HomeTechnologyCybersecurity and open source: the Heartbleed electroshock "hasn't changed much"

Cybersecurity and open source: the Heartbleed electroshock “hasn't changed much”

Seven years later, the same mistakes

Cybersécurité et open source : l’électrochoc Heartbleed « n’a pas changé grand chose »

Credits: Sébastien Gavois

Sébastien Gavois

By Sébastien Gavois

Wednesday 20 October 20 at 13:

During the B.Boost show in La Rochelle – dedicated to free software and open source – several conferences spoke about cybersecurity. More than seven years after the painful Heartbleed episode of OpenSSL, we investigated whether attitudes had changed.

In today’s world, cyber attacks are increasing at high speed; all companies and institutions are involved or will one day be, it is only a matter of time. For Henri Verdier, Ambassador for Digital Affairs, “ the next world war will begin with a cyber attack ”.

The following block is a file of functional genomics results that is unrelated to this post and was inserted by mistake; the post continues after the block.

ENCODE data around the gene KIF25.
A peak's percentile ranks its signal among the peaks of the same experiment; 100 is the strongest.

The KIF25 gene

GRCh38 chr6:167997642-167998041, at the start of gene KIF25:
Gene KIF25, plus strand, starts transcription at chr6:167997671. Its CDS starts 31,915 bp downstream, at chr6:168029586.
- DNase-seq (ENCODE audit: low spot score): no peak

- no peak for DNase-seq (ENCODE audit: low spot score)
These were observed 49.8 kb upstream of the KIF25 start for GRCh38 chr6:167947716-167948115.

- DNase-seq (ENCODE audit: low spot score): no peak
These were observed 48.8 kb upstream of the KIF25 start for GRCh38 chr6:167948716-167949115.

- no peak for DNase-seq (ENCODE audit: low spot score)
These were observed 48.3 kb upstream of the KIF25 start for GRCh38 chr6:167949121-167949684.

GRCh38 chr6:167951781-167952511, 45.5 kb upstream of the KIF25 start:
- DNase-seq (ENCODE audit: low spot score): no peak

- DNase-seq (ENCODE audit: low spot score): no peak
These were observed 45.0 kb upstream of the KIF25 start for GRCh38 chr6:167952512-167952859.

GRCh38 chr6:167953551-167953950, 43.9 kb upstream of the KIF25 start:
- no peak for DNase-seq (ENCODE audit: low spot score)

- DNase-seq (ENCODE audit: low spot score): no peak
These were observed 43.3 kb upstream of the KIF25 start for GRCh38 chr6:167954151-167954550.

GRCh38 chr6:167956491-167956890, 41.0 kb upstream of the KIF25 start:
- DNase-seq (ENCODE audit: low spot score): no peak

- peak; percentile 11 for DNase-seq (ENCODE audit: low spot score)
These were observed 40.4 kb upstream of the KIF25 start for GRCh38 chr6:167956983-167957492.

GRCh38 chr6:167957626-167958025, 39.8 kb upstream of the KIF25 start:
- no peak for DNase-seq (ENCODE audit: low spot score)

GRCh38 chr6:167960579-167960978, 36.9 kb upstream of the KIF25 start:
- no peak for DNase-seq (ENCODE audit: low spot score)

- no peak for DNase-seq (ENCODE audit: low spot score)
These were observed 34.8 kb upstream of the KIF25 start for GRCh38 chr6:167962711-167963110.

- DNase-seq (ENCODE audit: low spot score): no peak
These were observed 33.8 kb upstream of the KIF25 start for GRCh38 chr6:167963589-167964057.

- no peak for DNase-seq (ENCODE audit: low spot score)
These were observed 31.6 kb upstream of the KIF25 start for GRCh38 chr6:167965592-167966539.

We obviously have to hope that we will never get there, but we must all the same take this threat seriously. Open source is an interesting approach, because “ vulnerabilities are easier to detect when you open the code: anyone can look, while if you have a closed code there are basically only the bad guys who can watch

”, explained one speaker. Despite everything, this is not a guarantee of absolute security, far from it.

Monitor trusted third parties

Olivier Grall, ANSSI digital security delegate in the New Aquitaine region, begins with a few salutary reminders: “ you store your data with trusted third parties and you assume that they ensure its security ”… But is this still the case? No, especially since there is the notion of confidentiality and that of sustainability as some have discovered with loss and crash following the OVHcloud fire at the beginning of the year.

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    Thus, “ you have no visibility on who operates the data and what they do with it, whether they are French or foreigners ”. Olivier Grall cites the example of a financial manager of a very large company “ which has put up for sale the complete database of its customers on the darkweb to make some money (20 000 euros) ”. There is therefore no need for a cyber attack or to use a foreign service to endanger your data.

    Heartbleed: a big thunderclap … for nothing?

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